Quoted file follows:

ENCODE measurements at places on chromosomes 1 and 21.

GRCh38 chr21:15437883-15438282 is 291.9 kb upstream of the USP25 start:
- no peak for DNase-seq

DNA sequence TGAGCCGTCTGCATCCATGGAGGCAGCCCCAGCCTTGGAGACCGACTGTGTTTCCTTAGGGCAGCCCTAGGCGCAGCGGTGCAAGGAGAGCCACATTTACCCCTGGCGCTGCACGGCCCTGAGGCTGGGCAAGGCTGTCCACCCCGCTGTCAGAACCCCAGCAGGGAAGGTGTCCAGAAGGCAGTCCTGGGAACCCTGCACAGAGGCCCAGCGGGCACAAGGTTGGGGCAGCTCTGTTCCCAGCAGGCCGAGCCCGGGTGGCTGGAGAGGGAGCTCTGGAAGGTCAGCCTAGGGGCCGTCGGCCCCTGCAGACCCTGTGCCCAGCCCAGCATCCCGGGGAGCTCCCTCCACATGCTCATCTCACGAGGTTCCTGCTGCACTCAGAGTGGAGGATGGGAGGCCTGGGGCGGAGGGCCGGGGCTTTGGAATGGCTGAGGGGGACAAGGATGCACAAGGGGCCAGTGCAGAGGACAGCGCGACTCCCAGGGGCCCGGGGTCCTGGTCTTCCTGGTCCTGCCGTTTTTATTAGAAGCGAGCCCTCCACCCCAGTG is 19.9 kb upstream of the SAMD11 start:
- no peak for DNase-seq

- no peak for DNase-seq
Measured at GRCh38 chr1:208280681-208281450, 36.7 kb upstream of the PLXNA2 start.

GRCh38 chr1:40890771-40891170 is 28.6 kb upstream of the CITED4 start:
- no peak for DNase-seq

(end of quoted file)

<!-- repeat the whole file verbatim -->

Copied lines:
ENCODE measurements at places on chromosomes 1 and 21.

GRCh38 chr21:15437883-15438282 is 291.9 kb upstream of the USP25 start:
- no peak for DNase-seq

DNA sequence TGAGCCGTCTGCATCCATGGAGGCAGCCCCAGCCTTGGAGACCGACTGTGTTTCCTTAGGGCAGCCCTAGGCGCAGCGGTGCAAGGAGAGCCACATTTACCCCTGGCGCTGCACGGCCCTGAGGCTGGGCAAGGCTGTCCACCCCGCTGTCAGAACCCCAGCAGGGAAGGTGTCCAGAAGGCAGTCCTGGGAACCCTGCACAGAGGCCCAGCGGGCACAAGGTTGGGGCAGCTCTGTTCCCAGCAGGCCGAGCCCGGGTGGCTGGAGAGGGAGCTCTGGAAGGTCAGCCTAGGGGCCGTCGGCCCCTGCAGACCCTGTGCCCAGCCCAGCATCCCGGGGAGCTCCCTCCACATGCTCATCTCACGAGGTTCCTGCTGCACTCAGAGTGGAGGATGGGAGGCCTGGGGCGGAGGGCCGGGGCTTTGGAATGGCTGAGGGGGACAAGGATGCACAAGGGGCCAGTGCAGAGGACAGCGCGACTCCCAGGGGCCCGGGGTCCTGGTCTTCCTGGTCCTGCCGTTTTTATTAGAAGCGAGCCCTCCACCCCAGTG is 19.9 kb upstream of the SAMD11 start:
- no peak for DNase-seq

- no peak for DNase-seq
Measured at GRCh38 chr1:208280681-208281450, 36.7 kb upstream of the PLXNA2 start.

GRCh38 chr1:40890771-40891170 is 28.6 kb upstream of the CITED4 start:
- no peak for DNase-seq